to unite with urban workers, following the first peasant uprising
(1902), which was crushed, he diagnosed, "because it was an
uprising of an ignorant and politically unconscious mass, an
uprising without clear and definite political demands, i.e.
without the demand for a change in the political order" (op.
- Kathleen Gough, 'Green
Revolution in South India and North Vietnam', Monthly Review,
- Ibid., p.13.
- Ibid., p.17
- Ibid., p.2O
- Op. cit., pp. 38O-1
- In his early study of the
Chilean land system, McBride described the hacienda as "an
agency of conquest ... with its monopolization of the land ..."
- Kyle Steenland, Agrarian
Reform Under Allende, Albuquerque: University of New Mexico
Press, 1977, pp. 7-8.
- Robert R. Kaufman, The
Politics of Land Reform in Chile, 1950-1970, Cambridge, Mass.:
Harvard University Press, 1972, Ch.V
- Steenland, op.cit.,
- Ibid., p.22.
- For a Trotskyist critique of
Allende and his policies, see Les Evans, editor, Disaster in
Chile: Allende's Strategy and Why It Failed, New York:
Pathfinder Press, 1974.
- Steenland, op.cit.,
- Ibid., p.26,
- Florencia Varas, 'General
Pinochet wields unlimited power', The Times, 5.8.78.
- For a full analysis of the US
strategy, see J.ames F. Petras and Morris M. Morley, How
Allende Fell, Nottingham: Spokesman Books, 1974, Ch.V.
- McBride, op.cit.,
- Immediately after the 1973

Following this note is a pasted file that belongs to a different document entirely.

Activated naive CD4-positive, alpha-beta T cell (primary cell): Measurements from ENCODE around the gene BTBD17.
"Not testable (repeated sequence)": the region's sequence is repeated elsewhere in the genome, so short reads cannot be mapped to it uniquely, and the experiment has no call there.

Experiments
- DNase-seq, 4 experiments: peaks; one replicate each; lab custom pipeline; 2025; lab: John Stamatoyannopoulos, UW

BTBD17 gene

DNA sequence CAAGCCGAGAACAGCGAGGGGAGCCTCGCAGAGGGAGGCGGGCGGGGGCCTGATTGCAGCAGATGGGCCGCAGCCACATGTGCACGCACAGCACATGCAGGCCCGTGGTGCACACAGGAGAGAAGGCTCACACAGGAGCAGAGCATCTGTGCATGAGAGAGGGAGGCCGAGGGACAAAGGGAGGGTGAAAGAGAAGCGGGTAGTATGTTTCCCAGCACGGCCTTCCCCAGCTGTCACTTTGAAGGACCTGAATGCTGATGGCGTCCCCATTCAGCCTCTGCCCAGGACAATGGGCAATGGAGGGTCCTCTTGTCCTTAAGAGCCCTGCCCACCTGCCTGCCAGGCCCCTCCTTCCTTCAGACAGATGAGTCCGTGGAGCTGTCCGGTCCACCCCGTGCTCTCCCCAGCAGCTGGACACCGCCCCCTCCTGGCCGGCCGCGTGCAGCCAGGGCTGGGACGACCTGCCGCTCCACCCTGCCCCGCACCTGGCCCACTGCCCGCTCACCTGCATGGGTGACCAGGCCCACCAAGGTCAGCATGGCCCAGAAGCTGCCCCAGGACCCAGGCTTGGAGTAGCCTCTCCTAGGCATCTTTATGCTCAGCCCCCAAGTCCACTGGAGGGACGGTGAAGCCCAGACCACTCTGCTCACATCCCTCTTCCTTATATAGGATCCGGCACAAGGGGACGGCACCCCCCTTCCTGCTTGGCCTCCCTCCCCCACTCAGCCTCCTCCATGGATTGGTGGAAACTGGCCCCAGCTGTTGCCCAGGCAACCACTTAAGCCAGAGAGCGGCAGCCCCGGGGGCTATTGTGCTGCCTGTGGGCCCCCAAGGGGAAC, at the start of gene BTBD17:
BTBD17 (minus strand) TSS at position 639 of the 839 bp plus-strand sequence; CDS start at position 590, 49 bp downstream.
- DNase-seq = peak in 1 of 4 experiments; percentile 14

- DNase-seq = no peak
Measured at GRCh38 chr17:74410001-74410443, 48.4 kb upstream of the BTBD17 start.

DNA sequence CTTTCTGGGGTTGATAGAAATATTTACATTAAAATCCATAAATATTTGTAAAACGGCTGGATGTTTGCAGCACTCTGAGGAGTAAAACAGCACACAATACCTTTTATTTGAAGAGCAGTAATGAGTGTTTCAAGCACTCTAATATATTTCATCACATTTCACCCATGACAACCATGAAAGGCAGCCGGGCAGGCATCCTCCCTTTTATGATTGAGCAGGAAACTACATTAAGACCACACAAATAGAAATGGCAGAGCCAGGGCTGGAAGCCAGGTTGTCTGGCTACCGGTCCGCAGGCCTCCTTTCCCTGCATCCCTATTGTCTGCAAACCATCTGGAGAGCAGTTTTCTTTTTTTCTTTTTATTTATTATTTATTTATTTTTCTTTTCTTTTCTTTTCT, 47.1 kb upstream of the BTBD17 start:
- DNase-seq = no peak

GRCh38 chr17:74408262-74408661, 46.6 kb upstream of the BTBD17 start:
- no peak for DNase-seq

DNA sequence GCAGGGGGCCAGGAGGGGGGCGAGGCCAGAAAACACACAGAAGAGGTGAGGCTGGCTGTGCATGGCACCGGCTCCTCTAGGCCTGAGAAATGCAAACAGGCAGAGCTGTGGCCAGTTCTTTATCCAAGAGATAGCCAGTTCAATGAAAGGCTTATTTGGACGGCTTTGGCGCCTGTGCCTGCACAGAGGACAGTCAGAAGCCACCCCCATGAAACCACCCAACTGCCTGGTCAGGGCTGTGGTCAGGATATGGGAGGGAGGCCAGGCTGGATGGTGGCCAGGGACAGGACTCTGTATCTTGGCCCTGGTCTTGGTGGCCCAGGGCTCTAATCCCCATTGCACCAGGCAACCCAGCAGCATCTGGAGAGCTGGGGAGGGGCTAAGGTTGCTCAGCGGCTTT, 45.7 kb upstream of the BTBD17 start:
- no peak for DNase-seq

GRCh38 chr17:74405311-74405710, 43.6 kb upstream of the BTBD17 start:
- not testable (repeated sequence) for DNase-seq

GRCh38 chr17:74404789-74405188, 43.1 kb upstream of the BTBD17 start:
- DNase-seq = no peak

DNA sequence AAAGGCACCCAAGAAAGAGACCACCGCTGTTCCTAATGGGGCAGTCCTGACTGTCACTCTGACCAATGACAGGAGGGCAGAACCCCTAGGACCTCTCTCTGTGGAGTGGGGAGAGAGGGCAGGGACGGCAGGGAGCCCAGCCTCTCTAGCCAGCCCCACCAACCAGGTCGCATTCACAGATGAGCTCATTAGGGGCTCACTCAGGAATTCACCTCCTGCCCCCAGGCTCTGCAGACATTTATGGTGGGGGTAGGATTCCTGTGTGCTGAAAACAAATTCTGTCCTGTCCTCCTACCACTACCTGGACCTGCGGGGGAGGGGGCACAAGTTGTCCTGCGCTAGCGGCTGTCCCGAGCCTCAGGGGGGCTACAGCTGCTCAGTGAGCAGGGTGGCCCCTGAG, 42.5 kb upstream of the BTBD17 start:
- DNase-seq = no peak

coup the junta received an $llm. military credit from Washington.
- McBride, op.cit.,
p.374. The demise of Allende has been used as propaganda by Hugo
Blanco, the Trotskyist leader of the Peruvian peasant movement.
(See his Land or Death,New York: Pathfinder Press, 1972). After
his release from a Peruvian prison, Blanco went to Chile where he
was a witness to a democratic attempt by a communist politician to
effect change. The 1973 coup confirmed his prejudice - that the
Marxist ideal had to be secured outside liberal democratic
institutions; and so he fled to Mexico, to continue promoting his
Trotskyist prescriptions for socio-economic change by revolution.
- Selected Works, op.
cit., p.l04, n.17.
- Op. cit., p.7.
- PP, Bk. VI, Ch. I, sec. vi.
- Arguably not "a tax"
at all but a charge or due in exchange for exclusive possession
and use of land.
- Japan used the land tax to
finance its infrastructural developments when she decided, as a
matter of policy, to start the process of industrialisation in the
- Huizer, op. cit., pp.
- Capital, Vol. I,
Moscow: Progress Publishers, 1954, p.708: our emphasis.
- It is not just the "working
class" which has to benefit from state hand-outs. A dynamic
economy needs creative people, on whom there has to be what de
Jouvenel called "formative expenditures". He explained
(op. cit., pp. 65-66): "The clipping of the upper and
middleclass incomes therefore necessitates an increase in public
expenditures and in public taxation .... Thus a father is not to
be spared sufficient income to cover the cost of sending his son
to Paris to study painting, but the State may pay for it ....